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1800-102-2727You sit in a moving train and observe a person sitting on the platform. Let’s call him/her
Person 1. At the same time, you see another train moving with the same velocity. Now you being the observer of Person 1 and the person in the other train, what can you say about them? You would have heard that a body which does not move is said to be at “rest”. On the other hand, a body which moves is said to be in “motion”. Diving a bit more deeper, we must understand that rest and motion are “relative” - they depend upon the observer's perspective. For example, from your perspective, Person 1 is moving, and the person in the other train is said to be at rest. However, when observed from Person 1’s perspective, you and the person in the other train are said to be in motion, since the trains are moving. In this article, we will explore relative motion in detail.
Table of contents
Before we understand what relative motion is, we must first understand the concept of frame of reference– it is defined as a region or zone from which observations are made. It serves as the perspective with respect to which measurements are made.
Position of one particle with respect to another particle is called relative position.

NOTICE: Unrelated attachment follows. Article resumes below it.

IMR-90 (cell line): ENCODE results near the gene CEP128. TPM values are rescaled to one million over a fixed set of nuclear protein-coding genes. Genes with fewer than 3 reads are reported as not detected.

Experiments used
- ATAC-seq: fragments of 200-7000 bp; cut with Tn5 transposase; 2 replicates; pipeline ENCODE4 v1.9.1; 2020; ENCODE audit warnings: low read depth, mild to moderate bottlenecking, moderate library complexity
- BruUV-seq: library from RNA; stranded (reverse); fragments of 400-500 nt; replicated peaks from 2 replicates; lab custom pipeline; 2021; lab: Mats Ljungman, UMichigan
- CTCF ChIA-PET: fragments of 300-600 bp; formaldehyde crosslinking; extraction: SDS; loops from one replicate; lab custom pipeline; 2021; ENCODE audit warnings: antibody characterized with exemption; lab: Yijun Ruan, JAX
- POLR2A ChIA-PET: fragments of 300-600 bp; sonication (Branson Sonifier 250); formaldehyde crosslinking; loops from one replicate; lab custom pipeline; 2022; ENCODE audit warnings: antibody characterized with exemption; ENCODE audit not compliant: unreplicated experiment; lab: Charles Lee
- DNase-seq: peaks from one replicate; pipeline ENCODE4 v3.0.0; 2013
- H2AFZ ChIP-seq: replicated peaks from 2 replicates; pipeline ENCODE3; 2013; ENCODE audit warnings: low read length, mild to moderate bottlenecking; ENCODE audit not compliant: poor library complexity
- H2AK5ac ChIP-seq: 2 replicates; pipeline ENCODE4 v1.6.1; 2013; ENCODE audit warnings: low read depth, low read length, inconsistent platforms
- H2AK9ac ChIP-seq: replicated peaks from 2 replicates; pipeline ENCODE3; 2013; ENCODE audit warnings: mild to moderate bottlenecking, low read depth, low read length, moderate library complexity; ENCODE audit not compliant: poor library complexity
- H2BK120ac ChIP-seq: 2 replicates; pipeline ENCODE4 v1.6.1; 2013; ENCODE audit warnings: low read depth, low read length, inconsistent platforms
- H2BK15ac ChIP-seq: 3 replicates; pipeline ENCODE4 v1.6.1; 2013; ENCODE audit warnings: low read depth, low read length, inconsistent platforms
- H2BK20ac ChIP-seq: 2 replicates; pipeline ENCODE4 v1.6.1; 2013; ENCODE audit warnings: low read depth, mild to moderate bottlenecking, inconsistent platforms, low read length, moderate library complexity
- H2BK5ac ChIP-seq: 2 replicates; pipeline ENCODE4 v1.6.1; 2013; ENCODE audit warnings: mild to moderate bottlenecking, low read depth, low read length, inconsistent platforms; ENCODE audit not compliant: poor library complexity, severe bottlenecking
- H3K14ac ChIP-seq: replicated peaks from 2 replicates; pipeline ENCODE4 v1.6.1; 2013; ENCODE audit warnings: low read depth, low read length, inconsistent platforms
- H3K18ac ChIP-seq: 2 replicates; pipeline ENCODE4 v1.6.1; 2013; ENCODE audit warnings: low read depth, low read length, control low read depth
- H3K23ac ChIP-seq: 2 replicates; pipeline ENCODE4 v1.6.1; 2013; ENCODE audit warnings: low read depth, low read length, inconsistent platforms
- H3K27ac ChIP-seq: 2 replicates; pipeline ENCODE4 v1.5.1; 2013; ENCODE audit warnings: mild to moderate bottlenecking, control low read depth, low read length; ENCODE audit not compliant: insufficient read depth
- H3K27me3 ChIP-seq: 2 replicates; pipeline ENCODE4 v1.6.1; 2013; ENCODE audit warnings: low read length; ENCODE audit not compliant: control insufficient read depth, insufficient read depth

Let us consider the following example where two particles A and B are located at positions xA and xB from the origin as shown.
Then the relative position of B wrt A can be written as,
${x}_{BA}={x}_{B}-{x}_{A}--\left(i\right)$
Here, B is the object that is being looked at and A is the reference point.
Relative velocity of an object B with respect to another object A is the velocity with which object B would appear to move with respect to an observer situated at A.
Differentiating equation (i) wrt time on both sides, we get
$\frac{d{x}_{BA}}{dt}=\frac{d{x}_{B}}{dt}-\frac{d{x}_{B}}{dt}$
${v}_{BA}={v}_{B}-{v}_{A}--\left(ii\right)$
${v}_{BA}-$ Relative velocity of B wrt A.
${v}_{B}-$ Velocity of B.
${v}_{A}-$ Velocity of A.
In vector form, the equation (ii) can be written as,